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Aboriginal community wants separate school in Vancouver

Public forums for an Aboriginal mini-school in Vancouver have sparked calls for a separate Aboriginal school instead, according to a press release issued by the Vancouver School Board yesterday.

The board held two public forums last month for parents, students, educators, and members of the community on the possibility of creating an Aboriginal mini-school that would run from Grades 8 to 12 in Britannia Secondary, ready to open by September.

Unlike a traditional school, students would participate in pull-out programs with an Aboriginal focus in addition to taking regular curriculum classes. The Vancouver School Board (VSB) was hoping the model would help to counteract the low Aboriginal graduation rate in the province.

But the feedback the board received from the community was instead overwhelmingly in favour of creating a separate Aboriginal school in Vancouver: "What we’ve heard … [is] that maybe we need a school that is its own school," VSB Chair Patti Bacchus says in the press release.

"What we’re hearing is they want bigger – more – than what we’re talking about.”

Debbie Jeffrey of the First Nations Education Steering Committee is pleased the community's voice is being heard, and says a full school would provide more opportunities for student and parent involvement in the curriculum than a mini-school would.

"Because with a sub-set of a school, it really couldn't possibly be viewed as fully independent, whereas if it's a separate facility that certainly lends credence to an independent choice school," she told The Tyee.

"(A school) would mean an opportunity for students and parents to be really involved in the design and delivery of programs, an opportunity to see themselves reflected in the curriculum and programs offered, and also certainly to foster a sense of community and belonging, which is often missing in the broader public school context for First Nations learners and parents."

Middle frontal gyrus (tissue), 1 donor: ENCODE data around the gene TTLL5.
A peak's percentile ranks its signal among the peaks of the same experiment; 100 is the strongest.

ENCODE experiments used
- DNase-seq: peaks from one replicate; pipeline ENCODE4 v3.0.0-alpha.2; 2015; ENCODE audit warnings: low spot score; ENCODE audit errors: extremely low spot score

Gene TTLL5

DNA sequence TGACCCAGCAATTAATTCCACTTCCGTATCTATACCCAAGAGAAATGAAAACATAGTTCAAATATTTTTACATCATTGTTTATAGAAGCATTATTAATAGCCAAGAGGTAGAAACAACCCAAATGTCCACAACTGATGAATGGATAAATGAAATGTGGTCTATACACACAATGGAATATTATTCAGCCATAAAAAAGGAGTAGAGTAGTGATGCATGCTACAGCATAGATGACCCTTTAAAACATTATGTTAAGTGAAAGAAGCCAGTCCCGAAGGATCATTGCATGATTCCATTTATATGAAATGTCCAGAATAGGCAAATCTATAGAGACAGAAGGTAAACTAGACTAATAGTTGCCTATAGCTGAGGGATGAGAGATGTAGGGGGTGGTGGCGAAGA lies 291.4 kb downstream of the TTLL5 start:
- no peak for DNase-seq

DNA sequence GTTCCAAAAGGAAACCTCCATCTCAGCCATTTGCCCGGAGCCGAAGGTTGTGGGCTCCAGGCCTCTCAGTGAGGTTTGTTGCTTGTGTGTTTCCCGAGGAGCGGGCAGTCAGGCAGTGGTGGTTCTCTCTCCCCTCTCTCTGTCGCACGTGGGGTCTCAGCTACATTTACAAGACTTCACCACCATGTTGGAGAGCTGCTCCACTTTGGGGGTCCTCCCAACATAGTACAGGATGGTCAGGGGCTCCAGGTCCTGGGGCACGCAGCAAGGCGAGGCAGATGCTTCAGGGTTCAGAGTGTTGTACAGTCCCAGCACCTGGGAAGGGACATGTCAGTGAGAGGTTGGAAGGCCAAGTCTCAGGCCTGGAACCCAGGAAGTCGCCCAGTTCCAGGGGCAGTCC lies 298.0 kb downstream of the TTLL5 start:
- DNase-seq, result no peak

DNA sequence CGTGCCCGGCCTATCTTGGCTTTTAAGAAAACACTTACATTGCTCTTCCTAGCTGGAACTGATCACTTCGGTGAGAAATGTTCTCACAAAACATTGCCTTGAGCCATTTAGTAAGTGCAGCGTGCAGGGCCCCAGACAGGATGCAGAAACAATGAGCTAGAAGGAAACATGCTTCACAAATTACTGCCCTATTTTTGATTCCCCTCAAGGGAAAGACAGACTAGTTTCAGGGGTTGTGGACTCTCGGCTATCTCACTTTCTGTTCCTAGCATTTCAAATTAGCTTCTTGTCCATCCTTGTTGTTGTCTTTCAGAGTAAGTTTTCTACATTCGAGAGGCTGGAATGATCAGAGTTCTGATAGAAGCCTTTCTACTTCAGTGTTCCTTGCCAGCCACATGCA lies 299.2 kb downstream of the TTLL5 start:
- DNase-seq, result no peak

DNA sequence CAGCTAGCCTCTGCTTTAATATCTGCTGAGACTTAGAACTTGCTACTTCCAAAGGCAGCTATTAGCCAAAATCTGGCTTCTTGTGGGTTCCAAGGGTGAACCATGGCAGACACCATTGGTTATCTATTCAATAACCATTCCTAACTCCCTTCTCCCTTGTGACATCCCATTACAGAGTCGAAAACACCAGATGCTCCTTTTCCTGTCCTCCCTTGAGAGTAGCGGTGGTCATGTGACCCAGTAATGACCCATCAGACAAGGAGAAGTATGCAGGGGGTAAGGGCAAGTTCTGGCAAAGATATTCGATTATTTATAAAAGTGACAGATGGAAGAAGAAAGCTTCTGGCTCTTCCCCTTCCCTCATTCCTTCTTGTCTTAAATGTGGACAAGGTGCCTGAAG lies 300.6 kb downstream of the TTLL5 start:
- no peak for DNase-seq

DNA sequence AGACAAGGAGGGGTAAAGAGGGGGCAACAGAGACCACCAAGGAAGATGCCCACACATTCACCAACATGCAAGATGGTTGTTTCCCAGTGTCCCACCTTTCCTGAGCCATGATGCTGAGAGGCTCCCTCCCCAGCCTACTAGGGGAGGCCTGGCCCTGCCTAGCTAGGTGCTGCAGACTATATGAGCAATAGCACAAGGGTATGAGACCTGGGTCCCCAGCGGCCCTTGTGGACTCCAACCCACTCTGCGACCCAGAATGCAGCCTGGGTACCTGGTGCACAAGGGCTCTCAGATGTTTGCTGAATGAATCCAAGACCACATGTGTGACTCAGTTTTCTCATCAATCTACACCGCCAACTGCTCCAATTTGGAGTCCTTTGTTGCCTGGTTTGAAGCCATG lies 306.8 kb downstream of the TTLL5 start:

The VSB press release also outlines possible issues with a mini-school by relating the story of one Aboriginal student who's attendance in a First Nations drumming class at her school didn't instill pride, but made her uneasy:

Bacchus recounted the comments of one student who participates in pull-out programs at her school. The student said she feels self-conscious walking down the hall with drums to go drumming, and that she’d feel safer in a school that was focused on Aboriginal culture.

Jeffrey says she's not surprised Aboriginal students feel uncomfortable about their heritage in Western schools because their peers and teachers are often uninformed about Aboriginal history in Canada.

"When you look at what is taught, it's pretty much a euro-centric point of view, and the fact that the school is on First Nations traditional territory, students attending that school would have very little opportunity to learn about that," she says.

Regardless of what model is chosen, Bacchus says it will be open to all students, not just those with Aboriginal heritage, and will likely not meet the September 2011 opening date. The board's final decision rests on the report and recommendations UBC Associate Dean of Indigenous Studies Jo-Ann Archibald, who chaired the two public forums.

Katie Hyslop reports on education for the Tyee Solutions Society, and is a freelance reporter for a number of other outlets including The Tyee.

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